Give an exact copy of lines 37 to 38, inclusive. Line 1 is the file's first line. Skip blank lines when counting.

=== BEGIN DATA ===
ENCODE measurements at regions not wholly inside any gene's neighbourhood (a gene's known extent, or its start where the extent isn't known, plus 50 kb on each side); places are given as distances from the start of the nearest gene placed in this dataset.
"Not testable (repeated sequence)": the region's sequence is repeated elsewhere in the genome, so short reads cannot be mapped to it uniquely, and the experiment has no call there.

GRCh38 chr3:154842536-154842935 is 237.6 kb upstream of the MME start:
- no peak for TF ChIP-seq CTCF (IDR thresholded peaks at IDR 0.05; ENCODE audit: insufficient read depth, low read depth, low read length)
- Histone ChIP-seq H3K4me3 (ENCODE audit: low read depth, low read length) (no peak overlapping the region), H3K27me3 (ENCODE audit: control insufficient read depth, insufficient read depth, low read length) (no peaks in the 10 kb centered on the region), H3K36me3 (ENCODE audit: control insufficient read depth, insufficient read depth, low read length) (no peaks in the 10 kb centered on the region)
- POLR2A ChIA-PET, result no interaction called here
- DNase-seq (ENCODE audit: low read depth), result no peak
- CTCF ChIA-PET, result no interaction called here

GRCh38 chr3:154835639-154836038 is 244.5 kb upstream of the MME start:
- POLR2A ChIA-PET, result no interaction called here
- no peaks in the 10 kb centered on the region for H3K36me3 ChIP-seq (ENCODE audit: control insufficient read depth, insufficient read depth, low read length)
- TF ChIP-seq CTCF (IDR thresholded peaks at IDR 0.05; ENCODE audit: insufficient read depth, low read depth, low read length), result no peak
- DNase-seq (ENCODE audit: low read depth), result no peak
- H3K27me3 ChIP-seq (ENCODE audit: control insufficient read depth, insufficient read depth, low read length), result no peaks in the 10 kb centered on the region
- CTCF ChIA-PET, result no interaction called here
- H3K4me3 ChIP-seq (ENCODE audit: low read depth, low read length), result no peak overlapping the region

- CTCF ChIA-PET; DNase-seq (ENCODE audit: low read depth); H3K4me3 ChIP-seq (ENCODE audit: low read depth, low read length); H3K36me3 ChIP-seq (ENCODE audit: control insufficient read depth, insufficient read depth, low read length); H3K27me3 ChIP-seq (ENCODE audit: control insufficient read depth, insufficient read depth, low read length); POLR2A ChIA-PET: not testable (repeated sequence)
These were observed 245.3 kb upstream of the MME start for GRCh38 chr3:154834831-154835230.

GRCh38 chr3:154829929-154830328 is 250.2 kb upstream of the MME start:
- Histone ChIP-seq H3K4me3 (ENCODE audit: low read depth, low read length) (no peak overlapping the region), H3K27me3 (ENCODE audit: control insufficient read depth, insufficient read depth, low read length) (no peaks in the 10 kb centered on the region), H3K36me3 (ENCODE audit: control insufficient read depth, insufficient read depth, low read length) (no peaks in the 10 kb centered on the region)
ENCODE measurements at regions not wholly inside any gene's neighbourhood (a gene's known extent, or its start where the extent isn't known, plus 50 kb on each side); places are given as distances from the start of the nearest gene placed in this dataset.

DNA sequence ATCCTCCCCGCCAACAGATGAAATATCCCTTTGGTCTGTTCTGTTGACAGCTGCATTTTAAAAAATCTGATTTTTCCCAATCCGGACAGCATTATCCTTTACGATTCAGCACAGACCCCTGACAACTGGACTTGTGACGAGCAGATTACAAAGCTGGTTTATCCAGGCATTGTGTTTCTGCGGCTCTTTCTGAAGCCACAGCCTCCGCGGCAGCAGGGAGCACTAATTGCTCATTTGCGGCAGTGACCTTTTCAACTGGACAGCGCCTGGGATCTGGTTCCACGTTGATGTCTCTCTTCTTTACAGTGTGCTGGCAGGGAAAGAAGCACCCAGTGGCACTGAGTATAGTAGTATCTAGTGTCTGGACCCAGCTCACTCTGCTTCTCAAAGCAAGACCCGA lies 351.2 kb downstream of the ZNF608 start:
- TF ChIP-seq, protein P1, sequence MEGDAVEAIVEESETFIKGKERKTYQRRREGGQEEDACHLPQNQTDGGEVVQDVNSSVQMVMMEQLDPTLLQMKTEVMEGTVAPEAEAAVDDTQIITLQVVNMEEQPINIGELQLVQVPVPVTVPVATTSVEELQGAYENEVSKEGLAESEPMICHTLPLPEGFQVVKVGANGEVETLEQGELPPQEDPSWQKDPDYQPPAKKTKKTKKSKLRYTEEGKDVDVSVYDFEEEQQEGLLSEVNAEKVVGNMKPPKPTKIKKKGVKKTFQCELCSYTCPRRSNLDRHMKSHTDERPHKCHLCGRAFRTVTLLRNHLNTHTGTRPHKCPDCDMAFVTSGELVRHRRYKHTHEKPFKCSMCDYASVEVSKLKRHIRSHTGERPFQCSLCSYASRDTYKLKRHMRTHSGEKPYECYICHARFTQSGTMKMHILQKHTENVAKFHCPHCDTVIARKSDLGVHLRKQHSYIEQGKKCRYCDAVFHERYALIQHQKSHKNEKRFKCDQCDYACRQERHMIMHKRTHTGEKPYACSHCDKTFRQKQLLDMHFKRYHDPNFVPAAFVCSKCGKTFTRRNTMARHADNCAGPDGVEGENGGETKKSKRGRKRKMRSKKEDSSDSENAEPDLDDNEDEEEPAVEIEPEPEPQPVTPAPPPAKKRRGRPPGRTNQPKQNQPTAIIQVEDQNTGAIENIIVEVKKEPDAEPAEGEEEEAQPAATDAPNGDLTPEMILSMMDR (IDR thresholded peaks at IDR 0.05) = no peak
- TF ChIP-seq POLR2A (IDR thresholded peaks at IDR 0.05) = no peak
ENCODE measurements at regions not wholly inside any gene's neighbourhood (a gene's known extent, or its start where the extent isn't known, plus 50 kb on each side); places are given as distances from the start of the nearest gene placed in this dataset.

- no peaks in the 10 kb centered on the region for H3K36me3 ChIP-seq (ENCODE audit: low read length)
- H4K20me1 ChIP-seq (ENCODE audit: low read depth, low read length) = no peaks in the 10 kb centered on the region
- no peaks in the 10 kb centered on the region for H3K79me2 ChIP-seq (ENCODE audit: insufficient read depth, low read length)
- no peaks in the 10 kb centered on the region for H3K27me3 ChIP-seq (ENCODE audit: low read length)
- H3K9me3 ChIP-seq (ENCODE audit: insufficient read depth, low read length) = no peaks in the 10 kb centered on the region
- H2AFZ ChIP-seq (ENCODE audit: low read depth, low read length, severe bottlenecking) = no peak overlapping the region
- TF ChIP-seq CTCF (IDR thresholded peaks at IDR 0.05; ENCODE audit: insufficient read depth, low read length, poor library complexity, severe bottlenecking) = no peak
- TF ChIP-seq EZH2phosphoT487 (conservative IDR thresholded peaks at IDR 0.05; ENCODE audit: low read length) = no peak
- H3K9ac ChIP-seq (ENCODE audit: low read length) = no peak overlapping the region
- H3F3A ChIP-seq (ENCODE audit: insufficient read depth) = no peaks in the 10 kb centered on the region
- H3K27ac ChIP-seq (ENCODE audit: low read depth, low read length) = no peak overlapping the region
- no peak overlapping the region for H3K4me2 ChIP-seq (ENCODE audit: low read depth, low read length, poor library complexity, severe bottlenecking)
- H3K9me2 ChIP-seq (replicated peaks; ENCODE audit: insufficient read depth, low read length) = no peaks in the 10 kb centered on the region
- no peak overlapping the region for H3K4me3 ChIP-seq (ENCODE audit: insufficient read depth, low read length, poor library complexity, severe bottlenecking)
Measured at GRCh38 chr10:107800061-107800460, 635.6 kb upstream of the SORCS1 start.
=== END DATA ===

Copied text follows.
- no peak overlapping the region for H3K4me2 ChIP-seq (ENCODE audit: low read depth, low read length, poor library complexity, severe bottlenecking)
- H3K9me2 ChIP-seq (replicated peaks; ENCODE audit: insufficient read depth, low read length) = no peaks in the 10 kb centered on the region